Dr. Janan Faraj Falah stands beneath the sign of the organization she founded in Acre to promote conflict resolution.
(photo credit: Courtesy)
A passionate advocate for removing social and cultural barriers between peoples of differing communities and backgrounds, Dr. Janan Faraj Falah will be the first non-Jewish winner of the Jerusalem Unity Prize, to be presented in early June. A Druse resident of Acre, she has served as a pioneering force in advancing women’s rights across religions and denominations through a network of groundbreaking activities in Northern Israel. She firmly believes that within the maternal figure perhaps lies the avenue to lasting conflict resolution.
In 2003, Dr. Faraj Falah founded the Women’s Vision of Acre Foundation with the specific goal of uniting Arab and Jewish women to address issues of social concern. Describing herself as a “true believer in the power of people,” she speaks with a sense of remarkable hope for the future of her community and for humanity at large.
The first Israeli Druse woman to receive a PhD, today she is also a professor of literature at the Arab Academic College of Education in Haifa and a researcher at the University of Haifa. She authored The Druse Woman, which is often referenced as the authoritative text detailing the role of women in that society. She works together with Partnership 2000 of the Jewish Agency as well as Israel’s Ministry of Foreign Affairs to ensure that her messages of unity and the advancing role of women reach as wide an audience as possible.
Ahead of the presentation of the prize, she described her vision and why she believes social and even political unity is possible.
“My objective in founding this organization was to create ways in which women can be empowered; women of all backgrounds coming together regardless of where they might live, pray or to which religion they might be attached.
The organization provides different courses and academic programs with the underlying goal that through the power of women we can bring peace and coexistence to the world.”
The program, which began in Acre, a city with a highly diverse population of both Arabs and Jews, has since spread around the North while becoming a model for programs in other parts of the country and even abroad.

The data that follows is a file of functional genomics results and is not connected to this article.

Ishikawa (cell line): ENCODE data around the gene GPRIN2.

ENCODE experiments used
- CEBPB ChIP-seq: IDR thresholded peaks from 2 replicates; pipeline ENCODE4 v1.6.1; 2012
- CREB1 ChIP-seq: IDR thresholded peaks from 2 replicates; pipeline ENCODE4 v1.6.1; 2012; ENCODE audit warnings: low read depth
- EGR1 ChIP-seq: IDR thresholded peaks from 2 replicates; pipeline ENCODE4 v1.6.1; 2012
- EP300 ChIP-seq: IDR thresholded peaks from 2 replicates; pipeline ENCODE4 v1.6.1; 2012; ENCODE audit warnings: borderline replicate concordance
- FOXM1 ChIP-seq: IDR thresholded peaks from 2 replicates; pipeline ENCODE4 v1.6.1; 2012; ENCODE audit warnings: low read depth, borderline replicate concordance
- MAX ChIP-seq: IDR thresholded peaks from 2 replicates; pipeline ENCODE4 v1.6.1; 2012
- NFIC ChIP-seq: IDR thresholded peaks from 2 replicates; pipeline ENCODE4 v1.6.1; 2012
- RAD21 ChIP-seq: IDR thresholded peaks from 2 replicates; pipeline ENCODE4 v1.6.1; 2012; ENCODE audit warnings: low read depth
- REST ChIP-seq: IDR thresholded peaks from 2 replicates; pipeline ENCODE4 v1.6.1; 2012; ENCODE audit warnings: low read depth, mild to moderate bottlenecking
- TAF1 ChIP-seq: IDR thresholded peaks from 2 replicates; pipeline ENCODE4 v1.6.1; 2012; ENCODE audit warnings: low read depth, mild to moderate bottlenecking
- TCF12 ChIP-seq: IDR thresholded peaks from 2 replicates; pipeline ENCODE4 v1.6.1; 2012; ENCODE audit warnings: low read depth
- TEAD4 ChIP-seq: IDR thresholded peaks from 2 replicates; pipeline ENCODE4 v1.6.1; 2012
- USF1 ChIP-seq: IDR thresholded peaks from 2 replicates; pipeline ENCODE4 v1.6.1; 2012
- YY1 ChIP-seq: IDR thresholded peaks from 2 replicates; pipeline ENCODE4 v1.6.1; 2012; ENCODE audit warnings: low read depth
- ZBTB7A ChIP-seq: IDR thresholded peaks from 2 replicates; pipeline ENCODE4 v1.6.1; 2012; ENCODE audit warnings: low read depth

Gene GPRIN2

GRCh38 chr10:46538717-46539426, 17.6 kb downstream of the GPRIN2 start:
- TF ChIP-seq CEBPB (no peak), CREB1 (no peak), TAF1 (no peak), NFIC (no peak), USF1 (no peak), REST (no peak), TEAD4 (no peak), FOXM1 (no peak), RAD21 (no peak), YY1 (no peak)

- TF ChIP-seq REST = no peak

“I truly believe that this is an approach and a vision that can succeed all over the world and create a feeling of peace and unity amongst different people, even those who might find themselves in conflict with one another.”
Challenged as to why she believes that specifically women are the key to world peace, Faraj Falah answers without hesitation, “As those who bring life into the world, women will never give up in creating a better life for their children.”
Speaking of the many Israeli mothers who she has had the chance to work with she says that every mother wishes that her son or daughter should never have to go off to war.
“Every woman has the natural urge to foster a world that is more peaceful for her children.”
Living in Israel and witnessing the nation’s conflicts and wars has not changed her perspective.
“Even in the hardest times I remain optimistic because without optimism in our world, we will never be able to accomplish difficult things,” she says, while stressing, “I will always choose to see the glass as half full because that is the only outlook that will allow people to make real positive change.”
She further says that Israel offers the chance to create a peaceful society specifically because it is such a small country with such a diverse population.
“The reality is that despite what is often broadcast to the world, in the daily life of many Israelis there is a sense of a blossoming mosaic where people are naturally good and live together with one another in harmony.”
On June 7 at the President’s Residence in Jerusalem, Faraj Falah will be among the recipients of the Jerusalem Unity Prize created by Jerusalem Mayor Nir Barkat and Gesher in memory of the three teens kidnapped and murdered in the summer of 2014. She describes it as a great privilege and honor to be the first non-Jew selected for the prize.
“In being awarded this prize, which serves as such an important way to highlight the unity that came out of the tragedy of these three boys’ deaths, I feel it strengthens my work and gives me the further conviction to spread this message of unity to new communities both here in Israel and abroad.”
■ For more information about the Jerusalem Unity Prize and Unity Day, visit www.unityprize.org.